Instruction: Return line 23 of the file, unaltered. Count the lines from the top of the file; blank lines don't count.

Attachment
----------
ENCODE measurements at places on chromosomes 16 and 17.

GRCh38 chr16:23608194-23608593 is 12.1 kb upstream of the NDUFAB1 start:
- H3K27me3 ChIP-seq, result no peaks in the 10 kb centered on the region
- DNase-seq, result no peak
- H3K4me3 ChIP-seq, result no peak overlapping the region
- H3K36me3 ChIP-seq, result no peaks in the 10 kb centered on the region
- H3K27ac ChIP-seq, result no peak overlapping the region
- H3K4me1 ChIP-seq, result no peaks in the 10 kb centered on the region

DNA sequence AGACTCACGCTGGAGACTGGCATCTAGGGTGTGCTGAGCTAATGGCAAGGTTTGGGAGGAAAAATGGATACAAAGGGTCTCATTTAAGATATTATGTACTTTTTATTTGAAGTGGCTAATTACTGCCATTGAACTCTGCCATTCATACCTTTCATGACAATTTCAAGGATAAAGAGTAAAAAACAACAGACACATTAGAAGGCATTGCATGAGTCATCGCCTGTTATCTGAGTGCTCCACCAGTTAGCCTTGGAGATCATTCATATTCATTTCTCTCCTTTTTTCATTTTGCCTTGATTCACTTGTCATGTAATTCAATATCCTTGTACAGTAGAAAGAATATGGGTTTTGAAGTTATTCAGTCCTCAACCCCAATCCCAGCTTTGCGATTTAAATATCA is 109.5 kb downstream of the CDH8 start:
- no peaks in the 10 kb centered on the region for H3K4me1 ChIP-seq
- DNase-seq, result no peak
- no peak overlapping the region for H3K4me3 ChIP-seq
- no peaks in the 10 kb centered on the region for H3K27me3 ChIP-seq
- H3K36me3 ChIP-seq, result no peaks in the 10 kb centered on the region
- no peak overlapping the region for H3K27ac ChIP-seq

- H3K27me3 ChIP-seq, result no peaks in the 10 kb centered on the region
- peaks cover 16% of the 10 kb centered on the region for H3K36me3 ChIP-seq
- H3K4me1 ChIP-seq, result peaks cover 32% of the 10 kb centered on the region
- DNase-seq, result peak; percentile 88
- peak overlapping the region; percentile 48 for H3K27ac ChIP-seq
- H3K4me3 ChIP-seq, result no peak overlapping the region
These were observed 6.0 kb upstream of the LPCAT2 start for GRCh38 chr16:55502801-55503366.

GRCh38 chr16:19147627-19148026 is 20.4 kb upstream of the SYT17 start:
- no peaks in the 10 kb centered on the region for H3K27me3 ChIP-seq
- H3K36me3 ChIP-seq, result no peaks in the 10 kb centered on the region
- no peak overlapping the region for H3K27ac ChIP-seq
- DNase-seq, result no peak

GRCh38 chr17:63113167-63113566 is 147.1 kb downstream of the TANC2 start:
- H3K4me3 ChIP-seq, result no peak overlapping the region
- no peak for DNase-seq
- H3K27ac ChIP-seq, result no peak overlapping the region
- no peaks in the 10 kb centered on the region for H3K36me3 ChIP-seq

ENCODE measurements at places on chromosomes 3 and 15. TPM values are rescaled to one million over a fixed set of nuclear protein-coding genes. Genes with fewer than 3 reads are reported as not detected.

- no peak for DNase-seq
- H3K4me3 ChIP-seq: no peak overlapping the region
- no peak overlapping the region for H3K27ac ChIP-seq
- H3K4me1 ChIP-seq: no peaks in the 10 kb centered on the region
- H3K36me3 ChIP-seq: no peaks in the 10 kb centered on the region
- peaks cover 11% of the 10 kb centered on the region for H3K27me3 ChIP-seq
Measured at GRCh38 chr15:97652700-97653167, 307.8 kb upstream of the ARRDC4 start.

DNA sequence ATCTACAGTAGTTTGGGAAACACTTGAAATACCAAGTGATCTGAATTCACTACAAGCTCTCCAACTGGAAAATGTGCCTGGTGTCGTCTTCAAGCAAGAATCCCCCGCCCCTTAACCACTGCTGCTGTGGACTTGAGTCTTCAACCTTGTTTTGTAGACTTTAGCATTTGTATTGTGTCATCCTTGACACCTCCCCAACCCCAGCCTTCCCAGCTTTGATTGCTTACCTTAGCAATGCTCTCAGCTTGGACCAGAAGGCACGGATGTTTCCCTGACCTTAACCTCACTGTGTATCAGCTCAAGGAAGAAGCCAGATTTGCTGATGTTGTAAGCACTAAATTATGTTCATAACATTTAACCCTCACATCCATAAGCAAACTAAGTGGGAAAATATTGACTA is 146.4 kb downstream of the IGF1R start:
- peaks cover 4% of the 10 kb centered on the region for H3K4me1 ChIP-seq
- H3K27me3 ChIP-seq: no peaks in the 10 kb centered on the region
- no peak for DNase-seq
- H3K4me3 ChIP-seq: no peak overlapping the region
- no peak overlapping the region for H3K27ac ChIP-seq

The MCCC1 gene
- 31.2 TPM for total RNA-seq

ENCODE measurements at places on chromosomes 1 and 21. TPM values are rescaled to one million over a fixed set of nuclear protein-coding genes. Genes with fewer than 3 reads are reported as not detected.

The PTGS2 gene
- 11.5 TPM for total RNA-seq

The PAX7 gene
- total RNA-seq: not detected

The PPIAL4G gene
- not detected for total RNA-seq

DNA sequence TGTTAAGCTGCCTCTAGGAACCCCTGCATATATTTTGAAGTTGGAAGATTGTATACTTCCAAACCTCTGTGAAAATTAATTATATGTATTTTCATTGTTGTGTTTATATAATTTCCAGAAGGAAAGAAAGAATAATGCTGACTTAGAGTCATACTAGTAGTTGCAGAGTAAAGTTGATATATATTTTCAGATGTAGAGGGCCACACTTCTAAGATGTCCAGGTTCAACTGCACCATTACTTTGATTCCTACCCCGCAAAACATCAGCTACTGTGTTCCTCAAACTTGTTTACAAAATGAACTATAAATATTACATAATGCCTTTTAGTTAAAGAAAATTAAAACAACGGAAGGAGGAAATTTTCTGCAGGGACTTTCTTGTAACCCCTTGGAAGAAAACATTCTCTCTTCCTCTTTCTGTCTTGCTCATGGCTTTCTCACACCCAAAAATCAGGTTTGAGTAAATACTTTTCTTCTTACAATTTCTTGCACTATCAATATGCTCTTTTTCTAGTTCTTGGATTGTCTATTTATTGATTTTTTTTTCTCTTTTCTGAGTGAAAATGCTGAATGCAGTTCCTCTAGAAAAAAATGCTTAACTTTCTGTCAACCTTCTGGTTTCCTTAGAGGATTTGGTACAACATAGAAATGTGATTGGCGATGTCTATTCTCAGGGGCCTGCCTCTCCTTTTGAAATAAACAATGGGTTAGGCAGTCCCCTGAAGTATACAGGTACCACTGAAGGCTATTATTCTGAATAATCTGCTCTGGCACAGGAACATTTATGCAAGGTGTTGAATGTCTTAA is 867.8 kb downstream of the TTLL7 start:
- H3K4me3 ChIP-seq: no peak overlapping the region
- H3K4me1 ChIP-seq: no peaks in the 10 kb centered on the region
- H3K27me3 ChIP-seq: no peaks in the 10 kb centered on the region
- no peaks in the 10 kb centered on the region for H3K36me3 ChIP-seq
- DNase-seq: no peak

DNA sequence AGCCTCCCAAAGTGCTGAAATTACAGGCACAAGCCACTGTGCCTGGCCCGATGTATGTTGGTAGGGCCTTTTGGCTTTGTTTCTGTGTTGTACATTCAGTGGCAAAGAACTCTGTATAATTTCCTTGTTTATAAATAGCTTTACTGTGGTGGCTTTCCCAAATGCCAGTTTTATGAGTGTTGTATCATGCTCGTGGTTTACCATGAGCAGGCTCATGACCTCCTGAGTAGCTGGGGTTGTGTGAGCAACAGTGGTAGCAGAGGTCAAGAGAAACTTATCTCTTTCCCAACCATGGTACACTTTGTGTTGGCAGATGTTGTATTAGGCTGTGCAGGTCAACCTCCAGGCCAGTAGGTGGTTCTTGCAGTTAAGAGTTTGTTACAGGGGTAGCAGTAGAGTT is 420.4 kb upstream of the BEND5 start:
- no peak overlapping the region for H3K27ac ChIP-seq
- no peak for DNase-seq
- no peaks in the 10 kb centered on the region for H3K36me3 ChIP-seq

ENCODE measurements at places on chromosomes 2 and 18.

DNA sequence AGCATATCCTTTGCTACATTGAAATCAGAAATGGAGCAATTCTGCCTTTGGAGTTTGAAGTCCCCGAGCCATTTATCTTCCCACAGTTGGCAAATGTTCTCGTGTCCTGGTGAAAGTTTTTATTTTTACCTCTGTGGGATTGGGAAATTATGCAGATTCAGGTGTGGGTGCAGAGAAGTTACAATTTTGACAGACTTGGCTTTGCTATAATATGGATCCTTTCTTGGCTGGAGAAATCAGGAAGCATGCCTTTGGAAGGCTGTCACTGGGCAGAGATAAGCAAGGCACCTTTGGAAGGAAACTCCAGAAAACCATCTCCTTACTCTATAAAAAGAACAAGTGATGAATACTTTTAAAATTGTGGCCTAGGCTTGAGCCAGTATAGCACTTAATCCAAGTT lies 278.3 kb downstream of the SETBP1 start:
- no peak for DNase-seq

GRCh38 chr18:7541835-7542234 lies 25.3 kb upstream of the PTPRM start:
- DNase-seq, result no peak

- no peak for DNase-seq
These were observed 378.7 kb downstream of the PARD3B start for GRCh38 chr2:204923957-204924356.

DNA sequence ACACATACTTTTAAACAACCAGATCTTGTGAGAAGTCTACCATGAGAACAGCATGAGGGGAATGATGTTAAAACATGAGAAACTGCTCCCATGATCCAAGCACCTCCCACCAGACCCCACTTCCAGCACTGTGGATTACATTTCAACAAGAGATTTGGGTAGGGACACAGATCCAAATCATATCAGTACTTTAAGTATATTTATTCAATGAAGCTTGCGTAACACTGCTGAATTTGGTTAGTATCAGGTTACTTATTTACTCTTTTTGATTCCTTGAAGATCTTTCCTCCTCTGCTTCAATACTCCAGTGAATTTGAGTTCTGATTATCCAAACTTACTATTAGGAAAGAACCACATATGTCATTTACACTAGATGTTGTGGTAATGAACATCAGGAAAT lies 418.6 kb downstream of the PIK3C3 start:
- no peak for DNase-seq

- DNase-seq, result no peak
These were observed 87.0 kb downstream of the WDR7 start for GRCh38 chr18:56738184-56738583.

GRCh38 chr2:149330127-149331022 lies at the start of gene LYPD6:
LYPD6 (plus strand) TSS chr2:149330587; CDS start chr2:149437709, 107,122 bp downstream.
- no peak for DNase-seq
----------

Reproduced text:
GRCh38 chr16:19147627-19148026 is 20.4 kb upstream of the SYT17 start: